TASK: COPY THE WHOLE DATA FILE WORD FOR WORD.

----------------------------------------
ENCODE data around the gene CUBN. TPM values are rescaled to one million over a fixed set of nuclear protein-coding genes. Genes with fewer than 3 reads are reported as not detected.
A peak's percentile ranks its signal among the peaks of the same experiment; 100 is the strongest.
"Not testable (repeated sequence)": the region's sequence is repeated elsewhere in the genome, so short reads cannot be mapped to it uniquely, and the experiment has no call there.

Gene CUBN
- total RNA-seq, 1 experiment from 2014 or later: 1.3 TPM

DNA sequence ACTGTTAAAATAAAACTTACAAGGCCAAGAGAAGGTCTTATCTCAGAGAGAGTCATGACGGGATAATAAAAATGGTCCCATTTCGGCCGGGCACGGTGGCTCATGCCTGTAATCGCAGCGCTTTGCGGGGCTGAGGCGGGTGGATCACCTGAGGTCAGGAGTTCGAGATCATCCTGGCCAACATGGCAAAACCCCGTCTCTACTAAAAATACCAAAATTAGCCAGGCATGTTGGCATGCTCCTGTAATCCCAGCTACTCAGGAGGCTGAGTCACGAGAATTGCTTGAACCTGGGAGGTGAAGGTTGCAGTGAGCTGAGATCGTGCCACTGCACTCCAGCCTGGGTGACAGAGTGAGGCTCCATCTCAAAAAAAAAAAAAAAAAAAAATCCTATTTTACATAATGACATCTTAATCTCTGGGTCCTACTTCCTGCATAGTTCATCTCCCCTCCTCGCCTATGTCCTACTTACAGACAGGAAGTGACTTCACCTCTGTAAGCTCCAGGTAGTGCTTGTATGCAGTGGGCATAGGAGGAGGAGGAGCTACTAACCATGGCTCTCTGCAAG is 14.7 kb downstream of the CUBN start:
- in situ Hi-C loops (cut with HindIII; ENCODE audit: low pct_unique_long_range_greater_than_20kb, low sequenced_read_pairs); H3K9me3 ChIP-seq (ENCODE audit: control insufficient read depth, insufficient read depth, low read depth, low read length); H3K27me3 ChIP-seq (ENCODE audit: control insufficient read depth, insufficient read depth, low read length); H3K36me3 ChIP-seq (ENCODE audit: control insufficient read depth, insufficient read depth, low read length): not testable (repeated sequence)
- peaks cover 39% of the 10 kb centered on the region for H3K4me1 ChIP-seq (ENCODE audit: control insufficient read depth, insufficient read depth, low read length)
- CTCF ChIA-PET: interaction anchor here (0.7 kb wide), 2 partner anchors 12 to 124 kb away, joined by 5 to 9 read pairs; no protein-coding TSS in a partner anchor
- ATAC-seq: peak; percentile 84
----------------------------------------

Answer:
ENCODE data around the gene CUBN. TPM values are rescaled to one million over a fixed set of nuclear protein-coding genes. Genes with fewer than 3 reads are reported as not detected.
A peak's percentile ranks its signal among the peaks of the same experiment; 100 is the strongest.
"Not testable (repeated sequence)": the region's sequence is repeated elsewhere in the genome, so short reads cannot be mapped to it uniquely, and the experiment has no call there.

Gene CUBN
- total RNA-seq, 1 experiment from 2014 or later: 1.3 TPM

DNA sequence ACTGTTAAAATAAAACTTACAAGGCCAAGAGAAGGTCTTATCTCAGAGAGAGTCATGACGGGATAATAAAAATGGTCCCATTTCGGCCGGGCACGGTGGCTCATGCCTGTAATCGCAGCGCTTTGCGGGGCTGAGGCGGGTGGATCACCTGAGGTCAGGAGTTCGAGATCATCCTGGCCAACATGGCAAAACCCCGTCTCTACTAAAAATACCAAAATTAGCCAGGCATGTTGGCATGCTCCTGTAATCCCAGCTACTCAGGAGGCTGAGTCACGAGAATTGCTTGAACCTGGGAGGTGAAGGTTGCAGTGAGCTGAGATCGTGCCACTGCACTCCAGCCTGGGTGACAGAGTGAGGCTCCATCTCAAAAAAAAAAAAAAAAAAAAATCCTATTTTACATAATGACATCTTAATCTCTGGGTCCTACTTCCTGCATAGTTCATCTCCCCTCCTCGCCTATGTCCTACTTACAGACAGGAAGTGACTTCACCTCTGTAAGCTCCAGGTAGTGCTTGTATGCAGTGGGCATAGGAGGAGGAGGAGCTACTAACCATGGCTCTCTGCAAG is 14.7 kb downstream of the CUBN start:
- in situ Hi-C loops (cut with HindIII; ENCODE audit: low pct_unique_long_range_greater_than_20kb, low sequenced_read_pairs); H3K9me3 ChIP-seq (ENCODE audit: control insufficient read depth, insufficient read depth, low read depth, low read length); H3K27me3 ChIP-seq (ENCODE audit: control insufficient read depth, insufficient read depth, low read length); H3K36me3 ChIP-seq (ENCODE audit: control insufficient read depth, insufficient read depth, low read length): not testable (repeated sequence)
- peaks cover 39% of the 10 kb centered on the region for H3K4me1 ChIP-seq (ENCODE audit: control insufficient read depth, insufficient read depth, low read length)
- CTCF ChIA-PET: interaction anchor here (0.7 kb wide), 2 partner anchors 12 to 124 kb away, joined by 5 to 9 read pairs; no protein-coding TSS in a partner anchor
- ATAC-seq: peak; percentile 84